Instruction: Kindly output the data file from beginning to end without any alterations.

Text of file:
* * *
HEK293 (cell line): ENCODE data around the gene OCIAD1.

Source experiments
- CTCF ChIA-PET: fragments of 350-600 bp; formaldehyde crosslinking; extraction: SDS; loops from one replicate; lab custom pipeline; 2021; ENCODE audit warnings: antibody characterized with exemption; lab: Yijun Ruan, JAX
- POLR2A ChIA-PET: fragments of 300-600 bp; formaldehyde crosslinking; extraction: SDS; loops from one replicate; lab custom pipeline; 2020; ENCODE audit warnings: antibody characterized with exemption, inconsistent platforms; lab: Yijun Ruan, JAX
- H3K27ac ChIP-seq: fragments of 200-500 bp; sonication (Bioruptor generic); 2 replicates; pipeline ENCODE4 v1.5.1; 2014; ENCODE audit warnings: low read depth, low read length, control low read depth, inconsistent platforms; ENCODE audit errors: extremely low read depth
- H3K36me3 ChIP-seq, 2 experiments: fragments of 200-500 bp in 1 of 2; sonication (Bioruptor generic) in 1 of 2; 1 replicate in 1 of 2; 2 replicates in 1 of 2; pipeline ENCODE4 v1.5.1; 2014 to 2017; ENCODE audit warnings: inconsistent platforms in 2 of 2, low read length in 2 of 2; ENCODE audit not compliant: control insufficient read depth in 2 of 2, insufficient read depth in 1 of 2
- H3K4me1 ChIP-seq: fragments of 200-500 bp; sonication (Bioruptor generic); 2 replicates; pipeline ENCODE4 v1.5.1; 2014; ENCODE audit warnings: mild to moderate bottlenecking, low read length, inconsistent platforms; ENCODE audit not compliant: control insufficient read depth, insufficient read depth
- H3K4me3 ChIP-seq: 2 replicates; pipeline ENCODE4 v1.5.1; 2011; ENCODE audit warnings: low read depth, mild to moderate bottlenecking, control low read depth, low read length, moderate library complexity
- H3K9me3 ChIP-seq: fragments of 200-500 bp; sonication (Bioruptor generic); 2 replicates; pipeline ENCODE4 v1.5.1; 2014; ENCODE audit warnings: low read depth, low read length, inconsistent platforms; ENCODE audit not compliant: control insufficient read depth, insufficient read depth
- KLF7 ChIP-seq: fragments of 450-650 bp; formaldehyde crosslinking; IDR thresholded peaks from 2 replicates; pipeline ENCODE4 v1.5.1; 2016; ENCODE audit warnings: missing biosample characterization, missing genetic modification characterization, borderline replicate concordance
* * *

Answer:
HEK293 (cell line): ENCODE data around the gene OCIAD1.

Source experiments
- CTCF ChIA-PET: fragments of 350-600 bp; formaldehyde crosslinking; extraction: SDS; loops from one replicate; lab custom pipeline; 2021; ENCODE audit warnings: antibody characterized with exemption; lab: Yijun Ruan, JAX
- POLR2A ChIA-PET: fragments of 300-600 bp; formaldehyde crosslinking; extraction: SDS; loops from one replicate; lab custom pipeline; 2020; ENCODE audit warnings: antibody characterized with exemption, inconsistent platforms; lab: Yijun Ruan, JAX
- H3K27ac ChIP-seq: fragments of 200-500 bp; sonication (Bioruptor generic); 2 replicates; pipeline ENCODE4 v1.5.1; 2014; ENCODE audit warnings: low read depth, low read length, control low read depth, inconsistent platforms; ENCODE audit errors: extremely low read depth
- H3K36me3 ChIP-seq, 2 experiments: fragments of 200-500 bp in 1 of 2; sonication (Bioruptor generic) in 1 of 2; 1 replicate in 1 of 2; 2 replicates in 1 of 2; pipeline ENCODE4 v1.5.1; 2014 to 2017; ENCODE audit warnings: inconsistent platforms in 2 of 2, low read length in 2 of 2; ENCODE audit not compliant: control insufficient read depth in 2 of 2, insufficient read depth in 1 of 2
- H3K4me1 ChIP-seq: fragments of 200-500 bp; sonication (Bioruptor generic); 2 replicates; pipeline ENCODE4 v1.5.1; 2014; ENCODE audit warnings: mild to moderate bottlenecking, low read length, inconsistent platforms; ENCODE audit not compliant: control insufficient read depth, insufficient read depth
- H3K4me3 ChIP-seq: 2 replicates; pipeline ENCODE4 v1.5.1; 2011; ENCODE audit warnings: low read depth, mild to moderate bottlenecking, control low read depth, low read length, moderate library complexity
- H3K9me3 ChIP-seq: fragments of 200-500 bp; sonication (Bioruptor generic); 2 replicates; pipeline ENCODE4 v1.5.1; 2014; ENCODE audit warnings: low read depth, low read length, inconsistent platforms; ENCODE audit not compliant: control insufficient read depth, insufficient read depth
- KLF7 ChIP-seq: fragments of 450-650 bp; formaldehyde crosslinking; IDR thresholded peaks from 2 replicates; pipeline ENCODE4 v1.5.1; 2016; ENCODE audit warnings: missing biosample characterization, missing genetic modification characterization, borderline replicate concordance